U.S. Markets close in 27 mins
  • S&P 500

    4,544.45
    +8.26 (+0.18%)
     
  • Dow 30

    35,560.14
    -49.20 (-0.14%)
     
  • Nasdaq

    15,205.71
    +84.03 (+0.56%)
     
  • Russell 2000

    2,293.78
    +4.02 (+0.18%)
     
  • Gold

    1,784.90
    0.00 (0.00%)
     
  • EUR/USD

    1.1627
    -0.0026 (-0.2209%)
     
  • 10-Yr Bond

    1.6760
    +0.0400 (+2.44%)
     
  • Vix

    15.16
    -0.33 (-2.13%)
     
  • GBP/USD

    1.3783
    -0.0042 (-0.3046%)
     
  • USD/JPY

    113.9700
    -0.3590 (-0.3140%)
     
  • BTC-USD

    63,394.82
    -3,072.43 (-4.62%)
     
  • CMC Crypto 200

    1,500.96
    -33.69 (-2.20%)
     
  • FTSE 100

    7,190.30
    -32.80 (-0.45%)
     
  • Nikkei 225

    28,708.58
    -29,255.55 (-100.00%)
     

Did You Participate In Any Of Southern's (NYSE:SO) Respectable 61% Return?

  • Oops!
    Something went wrong.
    Please try again later.
·3 min read
In this article:
  • Oops!
    Something went wrong.
    Please try again later.

Buying a low-cost index fund will get you the average market return. But across the board there are plenty of stocks that underperform the market. Unfortunately for shareholders, while the The Southern Company (NYSE:SO) share price is up 40% in the last three years, that falls short of the market return. Zooming in, the stock is up a respectable 11% in the last year.

Check out our latest analysis for Southern

While the efficient markets hypothesis continues to be taught by some, it has been proven that markets are over-reactive dynamic systems, and investors are not always rational. One way to examine how market sentiment has changed over time is to look at the interaction between a company's share price and its earnings per share (EPS).

During three years of share price growth, Southern achieved compound earnings per share growth of 52% per year. This EPS growth is higher than the 12% average annual increase in the share price. So it seems investors have become more cautious about the company, over time.

You can see below how EPS has changed over time (discover the exact values by clicking on the image).

earnings-per-share-growth
earnings-per-share-growth

We consider it positive that insiders have made significant purchases in the last year. Even so, future earnings will be far more important to whether current shareholders make money. This free interactive report on Southern's earnings, revenue and cash flow is a great place to start, if you want to investigate the stock further.

What About Dividends?

When looking at investment returns, it is important to consider the difference between total shareholder return (TSR) and share price return. The TSR is a return calculation that accounts for the value of cash dividends (assuming that any dividend received was reinvested) and the calculated value of any discounted capital raisings and spin-offs. Arguably, the TSR gives a more comprehensive picture of the return generated by a stock. In the case of Southern, it has a TSR of 61% for the last 3 years. That exceeds its share price return that we previously mentioned. This is largely a result of its dividend payments!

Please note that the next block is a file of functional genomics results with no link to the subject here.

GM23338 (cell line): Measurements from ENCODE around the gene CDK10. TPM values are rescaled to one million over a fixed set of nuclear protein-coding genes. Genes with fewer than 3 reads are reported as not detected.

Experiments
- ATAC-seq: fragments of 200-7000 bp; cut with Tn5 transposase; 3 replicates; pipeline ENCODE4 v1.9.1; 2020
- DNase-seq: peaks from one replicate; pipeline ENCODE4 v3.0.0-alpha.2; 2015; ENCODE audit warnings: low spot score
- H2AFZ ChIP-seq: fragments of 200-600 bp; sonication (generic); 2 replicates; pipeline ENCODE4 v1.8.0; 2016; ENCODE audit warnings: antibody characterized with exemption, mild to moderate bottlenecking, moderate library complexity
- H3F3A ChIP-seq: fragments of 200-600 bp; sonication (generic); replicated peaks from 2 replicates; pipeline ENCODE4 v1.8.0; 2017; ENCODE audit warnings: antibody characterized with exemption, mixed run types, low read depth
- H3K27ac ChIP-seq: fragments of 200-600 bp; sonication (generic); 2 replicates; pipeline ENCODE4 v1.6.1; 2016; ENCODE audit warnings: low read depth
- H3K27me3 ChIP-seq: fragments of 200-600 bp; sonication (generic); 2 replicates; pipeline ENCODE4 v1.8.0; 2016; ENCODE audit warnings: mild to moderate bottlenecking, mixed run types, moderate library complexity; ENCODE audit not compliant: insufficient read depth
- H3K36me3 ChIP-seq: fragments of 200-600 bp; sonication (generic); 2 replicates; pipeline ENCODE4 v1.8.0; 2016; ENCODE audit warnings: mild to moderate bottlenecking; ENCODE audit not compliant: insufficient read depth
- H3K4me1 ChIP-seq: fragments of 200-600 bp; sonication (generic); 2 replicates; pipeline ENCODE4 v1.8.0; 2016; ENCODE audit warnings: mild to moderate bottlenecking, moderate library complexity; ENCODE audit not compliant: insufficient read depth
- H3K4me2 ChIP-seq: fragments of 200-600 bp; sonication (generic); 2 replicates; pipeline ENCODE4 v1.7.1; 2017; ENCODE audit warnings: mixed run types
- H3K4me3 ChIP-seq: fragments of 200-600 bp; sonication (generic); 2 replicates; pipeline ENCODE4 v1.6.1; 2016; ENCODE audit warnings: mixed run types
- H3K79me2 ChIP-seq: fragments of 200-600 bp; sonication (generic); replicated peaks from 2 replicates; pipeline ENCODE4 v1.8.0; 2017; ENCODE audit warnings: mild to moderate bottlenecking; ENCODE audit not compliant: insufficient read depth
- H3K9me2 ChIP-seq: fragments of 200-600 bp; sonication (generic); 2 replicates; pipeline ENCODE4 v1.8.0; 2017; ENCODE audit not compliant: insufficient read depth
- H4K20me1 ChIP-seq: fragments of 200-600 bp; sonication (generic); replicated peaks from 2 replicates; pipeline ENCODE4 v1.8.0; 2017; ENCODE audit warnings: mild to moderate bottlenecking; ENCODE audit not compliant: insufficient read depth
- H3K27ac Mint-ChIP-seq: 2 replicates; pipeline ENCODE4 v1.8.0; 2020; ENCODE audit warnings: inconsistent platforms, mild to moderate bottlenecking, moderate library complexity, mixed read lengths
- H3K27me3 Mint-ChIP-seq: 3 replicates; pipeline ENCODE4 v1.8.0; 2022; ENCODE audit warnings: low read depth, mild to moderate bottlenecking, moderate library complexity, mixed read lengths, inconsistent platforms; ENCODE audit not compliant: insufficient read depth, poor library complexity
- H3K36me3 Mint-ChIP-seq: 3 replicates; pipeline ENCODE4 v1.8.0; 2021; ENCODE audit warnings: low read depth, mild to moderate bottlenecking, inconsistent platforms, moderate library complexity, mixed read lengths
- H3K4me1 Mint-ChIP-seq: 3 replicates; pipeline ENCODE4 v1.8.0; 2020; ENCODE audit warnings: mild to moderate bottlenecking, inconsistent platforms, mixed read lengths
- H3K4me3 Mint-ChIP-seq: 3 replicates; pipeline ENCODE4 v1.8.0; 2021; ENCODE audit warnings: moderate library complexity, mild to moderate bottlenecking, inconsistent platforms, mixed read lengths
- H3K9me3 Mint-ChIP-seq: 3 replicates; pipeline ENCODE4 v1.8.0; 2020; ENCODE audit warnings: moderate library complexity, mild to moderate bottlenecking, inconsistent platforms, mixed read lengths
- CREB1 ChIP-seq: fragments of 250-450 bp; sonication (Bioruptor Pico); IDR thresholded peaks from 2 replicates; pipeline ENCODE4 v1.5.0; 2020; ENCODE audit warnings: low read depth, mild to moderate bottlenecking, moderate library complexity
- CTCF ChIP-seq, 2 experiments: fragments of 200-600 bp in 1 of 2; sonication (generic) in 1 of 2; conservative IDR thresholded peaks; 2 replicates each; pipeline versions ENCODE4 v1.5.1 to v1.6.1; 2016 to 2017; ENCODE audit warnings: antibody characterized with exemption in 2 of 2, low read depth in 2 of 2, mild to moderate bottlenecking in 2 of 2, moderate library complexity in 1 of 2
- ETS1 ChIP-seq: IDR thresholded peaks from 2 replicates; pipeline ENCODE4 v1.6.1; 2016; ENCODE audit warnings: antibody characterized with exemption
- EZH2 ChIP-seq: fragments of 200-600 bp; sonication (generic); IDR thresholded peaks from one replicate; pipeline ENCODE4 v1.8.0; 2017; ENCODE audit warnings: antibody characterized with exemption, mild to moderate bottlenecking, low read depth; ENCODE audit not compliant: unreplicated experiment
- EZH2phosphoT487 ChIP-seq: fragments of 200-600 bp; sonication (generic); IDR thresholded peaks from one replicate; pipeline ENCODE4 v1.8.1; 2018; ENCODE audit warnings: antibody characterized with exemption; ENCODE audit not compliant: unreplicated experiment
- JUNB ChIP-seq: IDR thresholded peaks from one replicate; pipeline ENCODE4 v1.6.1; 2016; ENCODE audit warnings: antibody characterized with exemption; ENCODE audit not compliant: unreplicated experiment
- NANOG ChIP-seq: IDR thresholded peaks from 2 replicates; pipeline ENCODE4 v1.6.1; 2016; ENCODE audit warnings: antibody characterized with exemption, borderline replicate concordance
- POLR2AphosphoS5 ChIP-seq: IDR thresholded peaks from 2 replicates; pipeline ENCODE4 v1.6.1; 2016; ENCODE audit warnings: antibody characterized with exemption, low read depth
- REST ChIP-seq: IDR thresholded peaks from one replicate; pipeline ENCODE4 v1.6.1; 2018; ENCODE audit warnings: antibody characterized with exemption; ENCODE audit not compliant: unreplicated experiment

A Different Perspective

Southern shareholders gained a total return of 16% during the year. Unfortunately this falls short of the market return. On the bright side, that's still a gain, and it's actually better than the average return of 10% over half a decade It is possible that returns will improve along with the business fundamentals. It's always interesting to track share price performance over the longer term. But to understand Southern better, we need to consider many other factors. For example, we've discovered 3 warning signs for Southern (1 can't be ignored!) that you should be aware of before investing here.

Southern is not the only stock that insiders are buying. For those who like to find winning investments this free list of growing companies with recent insider purchasing, could be just the ticket.

Please note, the market returns quoted in this article reflect the market weighted average returns of stocks that currently trade on US exchanges.

This article by Simply Wall St is general in nature. It does not constitute a recommendation to buy or sell any stock, and does not take account of your objectives, or your financial situation. We aim to bring you long-term focused analysis driven by fundamental data. Note that our analysis may not factor in the latest price-sensitive company announcements or qualitative material. Simply Wall St has no position in any stocks mentioned.

Have feedback on this article? Concerned about the content? Get in touch with us directly. Alternatively, email editorial-team (at) simplywallst.com.